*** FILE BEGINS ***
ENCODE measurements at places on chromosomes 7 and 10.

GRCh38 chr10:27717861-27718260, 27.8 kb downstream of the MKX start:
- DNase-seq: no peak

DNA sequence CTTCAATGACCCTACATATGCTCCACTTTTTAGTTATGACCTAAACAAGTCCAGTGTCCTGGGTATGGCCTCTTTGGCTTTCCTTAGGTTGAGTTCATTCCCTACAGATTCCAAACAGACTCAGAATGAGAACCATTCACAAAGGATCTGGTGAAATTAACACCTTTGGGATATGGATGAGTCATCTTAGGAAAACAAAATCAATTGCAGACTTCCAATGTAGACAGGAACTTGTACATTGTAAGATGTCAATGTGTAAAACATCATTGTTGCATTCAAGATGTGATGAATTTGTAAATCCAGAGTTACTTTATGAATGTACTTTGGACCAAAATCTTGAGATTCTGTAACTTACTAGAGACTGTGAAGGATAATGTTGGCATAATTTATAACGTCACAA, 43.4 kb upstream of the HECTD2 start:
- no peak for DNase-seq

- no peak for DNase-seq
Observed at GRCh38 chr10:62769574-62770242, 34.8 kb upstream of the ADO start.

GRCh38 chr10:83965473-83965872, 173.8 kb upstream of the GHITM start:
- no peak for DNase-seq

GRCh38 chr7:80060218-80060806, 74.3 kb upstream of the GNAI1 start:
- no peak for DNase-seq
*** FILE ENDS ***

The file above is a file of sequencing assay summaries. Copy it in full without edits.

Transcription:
ENCODE measurements at places on chromosomes 7 and 10.

GRCh38 chr10:27717861-27718260, 27.8 kb downstream of the MKX start:
- DNase-seq: no peak

DNA sequence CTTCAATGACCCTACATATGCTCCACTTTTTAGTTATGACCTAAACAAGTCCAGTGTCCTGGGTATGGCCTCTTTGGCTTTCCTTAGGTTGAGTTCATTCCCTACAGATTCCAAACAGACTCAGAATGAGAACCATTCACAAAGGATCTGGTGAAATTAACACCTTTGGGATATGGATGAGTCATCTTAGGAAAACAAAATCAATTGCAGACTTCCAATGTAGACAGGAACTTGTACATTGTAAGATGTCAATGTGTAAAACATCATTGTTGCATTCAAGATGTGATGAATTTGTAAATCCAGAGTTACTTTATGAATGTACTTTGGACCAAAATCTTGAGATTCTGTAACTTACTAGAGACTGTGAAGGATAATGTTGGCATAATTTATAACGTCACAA, 43.4 kb upstream of the HECTD2 start:
- no peak for DNase-seq

- no peak for DNase-seq
Observed at GRCh38 chr10:62769574-62770242, 34.8 kb upstream of the ADO start.

GRCh38 chr10:83965473-83965872, 173.8 kb upstream of the GHITM start:
- no peak for DNase-seq

GRCh38 chr7:80060218-80060806, 74.3 kb upstream of the GNAI1 start:
- no peak for DNase-seq